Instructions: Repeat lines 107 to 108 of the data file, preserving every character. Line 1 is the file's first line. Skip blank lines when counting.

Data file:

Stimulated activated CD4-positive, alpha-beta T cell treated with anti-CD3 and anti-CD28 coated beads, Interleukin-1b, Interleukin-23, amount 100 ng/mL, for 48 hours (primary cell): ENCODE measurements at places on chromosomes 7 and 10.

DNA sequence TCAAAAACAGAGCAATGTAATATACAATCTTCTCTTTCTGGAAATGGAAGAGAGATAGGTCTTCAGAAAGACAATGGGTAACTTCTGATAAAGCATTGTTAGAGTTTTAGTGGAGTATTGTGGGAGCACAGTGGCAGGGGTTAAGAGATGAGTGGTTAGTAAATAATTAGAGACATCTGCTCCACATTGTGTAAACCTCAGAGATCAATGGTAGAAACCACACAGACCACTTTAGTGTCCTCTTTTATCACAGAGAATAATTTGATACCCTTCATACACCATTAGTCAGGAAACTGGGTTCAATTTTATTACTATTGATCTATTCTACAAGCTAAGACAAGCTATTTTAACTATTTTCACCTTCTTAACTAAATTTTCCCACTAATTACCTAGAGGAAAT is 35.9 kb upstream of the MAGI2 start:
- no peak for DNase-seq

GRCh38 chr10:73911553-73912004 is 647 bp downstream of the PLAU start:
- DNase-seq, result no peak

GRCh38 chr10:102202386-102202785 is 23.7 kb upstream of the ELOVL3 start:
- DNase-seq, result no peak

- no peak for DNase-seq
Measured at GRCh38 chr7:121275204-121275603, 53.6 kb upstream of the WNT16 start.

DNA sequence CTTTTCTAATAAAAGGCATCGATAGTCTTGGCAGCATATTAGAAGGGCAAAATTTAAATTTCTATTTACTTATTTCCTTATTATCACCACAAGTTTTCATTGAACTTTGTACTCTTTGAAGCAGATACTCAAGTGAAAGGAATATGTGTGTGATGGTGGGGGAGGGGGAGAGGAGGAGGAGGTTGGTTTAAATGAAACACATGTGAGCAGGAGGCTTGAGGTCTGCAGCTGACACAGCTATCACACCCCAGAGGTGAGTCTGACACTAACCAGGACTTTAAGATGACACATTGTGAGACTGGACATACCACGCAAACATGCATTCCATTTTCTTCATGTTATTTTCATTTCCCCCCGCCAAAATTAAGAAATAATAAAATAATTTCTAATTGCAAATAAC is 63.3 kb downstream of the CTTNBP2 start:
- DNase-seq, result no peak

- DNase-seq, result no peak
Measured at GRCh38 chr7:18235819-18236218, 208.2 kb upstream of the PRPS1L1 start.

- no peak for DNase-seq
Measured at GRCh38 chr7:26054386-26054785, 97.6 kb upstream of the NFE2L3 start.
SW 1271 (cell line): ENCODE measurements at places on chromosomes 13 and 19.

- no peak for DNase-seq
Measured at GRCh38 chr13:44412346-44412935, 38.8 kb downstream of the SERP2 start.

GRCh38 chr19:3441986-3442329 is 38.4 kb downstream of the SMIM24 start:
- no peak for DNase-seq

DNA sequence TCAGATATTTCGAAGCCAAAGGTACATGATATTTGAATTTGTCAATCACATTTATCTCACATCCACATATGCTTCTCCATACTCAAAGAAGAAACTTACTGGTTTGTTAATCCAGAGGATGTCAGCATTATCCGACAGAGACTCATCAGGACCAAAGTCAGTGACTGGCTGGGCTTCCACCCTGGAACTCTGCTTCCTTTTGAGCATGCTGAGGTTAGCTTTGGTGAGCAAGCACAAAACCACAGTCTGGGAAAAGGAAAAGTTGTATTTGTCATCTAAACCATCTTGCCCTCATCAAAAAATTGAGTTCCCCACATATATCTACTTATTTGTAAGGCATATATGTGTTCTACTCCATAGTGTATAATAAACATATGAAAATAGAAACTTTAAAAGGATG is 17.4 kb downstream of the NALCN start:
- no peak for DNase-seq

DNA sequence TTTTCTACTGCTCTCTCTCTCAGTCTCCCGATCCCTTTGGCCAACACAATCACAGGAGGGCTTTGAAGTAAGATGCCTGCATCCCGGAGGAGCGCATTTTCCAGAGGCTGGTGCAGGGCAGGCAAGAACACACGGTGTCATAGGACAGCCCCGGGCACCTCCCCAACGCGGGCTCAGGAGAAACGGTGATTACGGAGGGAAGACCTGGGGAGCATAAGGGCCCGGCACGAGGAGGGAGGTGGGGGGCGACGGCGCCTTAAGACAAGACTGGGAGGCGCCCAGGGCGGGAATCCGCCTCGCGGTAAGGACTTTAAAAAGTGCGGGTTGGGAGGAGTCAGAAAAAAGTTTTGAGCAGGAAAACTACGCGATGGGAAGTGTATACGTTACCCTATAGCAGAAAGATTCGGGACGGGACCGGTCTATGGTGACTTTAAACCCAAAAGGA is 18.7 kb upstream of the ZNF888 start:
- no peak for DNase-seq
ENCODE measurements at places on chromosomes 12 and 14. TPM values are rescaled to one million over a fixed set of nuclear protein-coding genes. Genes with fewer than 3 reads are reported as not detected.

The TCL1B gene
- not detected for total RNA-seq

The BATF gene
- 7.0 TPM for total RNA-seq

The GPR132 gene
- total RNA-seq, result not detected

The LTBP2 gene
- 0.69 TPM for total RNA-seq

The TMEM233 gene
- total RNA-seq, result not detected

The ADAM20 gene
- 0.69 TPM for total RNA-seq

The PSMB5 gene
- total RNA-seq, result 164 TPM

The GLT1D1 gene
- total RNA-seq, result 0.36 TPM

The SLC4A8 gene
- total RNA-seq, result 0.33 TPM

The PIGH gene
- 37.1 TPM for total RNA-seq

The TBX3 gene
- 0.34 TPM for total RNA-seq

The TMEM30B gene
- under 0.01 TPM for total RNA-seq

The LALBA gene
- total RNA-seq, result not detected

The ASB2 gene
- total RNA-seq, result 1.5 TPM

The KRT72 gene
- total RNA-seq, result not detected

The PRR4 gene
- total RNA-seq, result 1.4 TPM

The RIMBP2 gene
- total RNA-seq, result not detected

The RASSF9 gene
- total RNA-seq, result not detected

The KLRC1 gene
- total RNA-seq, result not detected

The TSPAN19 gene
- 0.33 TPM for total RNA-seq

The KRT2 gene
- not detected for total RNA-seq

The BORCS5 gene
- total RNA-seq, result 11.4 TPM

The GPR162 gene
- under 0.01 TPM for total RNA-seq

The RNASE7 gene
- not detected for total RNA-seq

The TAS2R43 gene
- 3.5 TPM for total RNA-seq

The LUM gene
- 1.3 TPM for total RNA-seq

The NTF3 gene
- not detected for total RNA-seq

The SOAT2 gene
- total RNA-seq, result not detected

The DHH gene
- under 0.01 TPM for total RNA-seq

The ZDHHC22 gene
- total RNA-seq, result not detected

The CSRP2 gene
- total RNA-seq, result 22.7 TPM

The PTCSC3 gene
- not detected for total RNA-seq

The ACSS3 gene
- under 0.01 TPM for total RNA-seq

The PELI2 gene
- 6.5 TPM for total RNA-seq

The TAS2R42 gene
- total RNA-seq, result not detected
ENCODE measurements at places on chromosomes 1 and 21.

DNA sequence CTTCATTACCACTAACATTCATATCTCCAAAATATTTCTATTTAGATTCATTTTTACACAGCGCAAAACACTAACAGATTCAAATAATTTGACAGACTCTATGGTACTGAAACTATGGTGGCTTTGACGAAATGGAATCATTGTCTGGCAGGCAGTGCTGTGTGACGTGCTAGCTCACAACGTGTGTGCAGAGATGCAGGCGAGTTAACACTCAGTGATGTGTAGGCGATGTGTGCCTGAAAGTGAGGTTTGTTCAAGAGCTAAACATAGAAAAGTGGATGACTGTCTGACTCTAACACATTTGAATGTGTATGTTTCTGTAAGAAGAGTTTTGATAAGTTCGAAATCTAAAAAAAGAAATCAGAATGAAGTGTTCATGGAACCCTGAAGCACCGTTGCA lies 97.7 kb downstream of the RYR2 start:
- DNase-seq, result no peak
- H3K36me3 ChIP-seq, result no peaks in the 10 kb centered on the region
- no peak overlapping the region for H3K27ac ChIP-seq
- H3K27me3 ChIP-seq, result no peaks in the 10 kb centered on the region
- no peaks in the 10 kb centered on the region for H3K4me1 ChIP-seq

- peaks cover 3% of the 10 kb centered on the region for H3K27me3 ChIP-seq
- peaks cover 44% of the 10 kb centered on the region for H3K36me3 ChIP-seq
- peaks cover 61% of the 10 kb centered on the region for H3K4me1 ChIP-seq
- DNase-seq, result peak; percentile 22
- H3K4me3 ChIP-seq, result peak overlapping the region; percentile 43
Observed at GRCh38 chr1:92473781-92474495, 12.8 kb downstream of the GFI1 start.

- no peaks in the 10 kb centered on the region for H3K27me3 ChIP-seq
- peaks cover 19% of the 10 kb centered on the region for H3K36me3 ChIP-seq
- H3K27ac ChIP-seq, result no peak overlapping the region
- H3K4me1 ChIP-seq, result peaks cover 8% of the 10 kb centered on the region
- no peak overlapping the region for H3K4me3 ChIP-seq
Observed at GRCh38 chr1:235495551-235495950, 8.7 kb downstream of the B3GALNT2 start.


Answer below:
- H3K4me3 ChIP-seq, result peak overlapping the region; percentile 43
Observed at GRCh38 chr1:92473781-92474495, 12.8 kb downstream of the GFI1 start.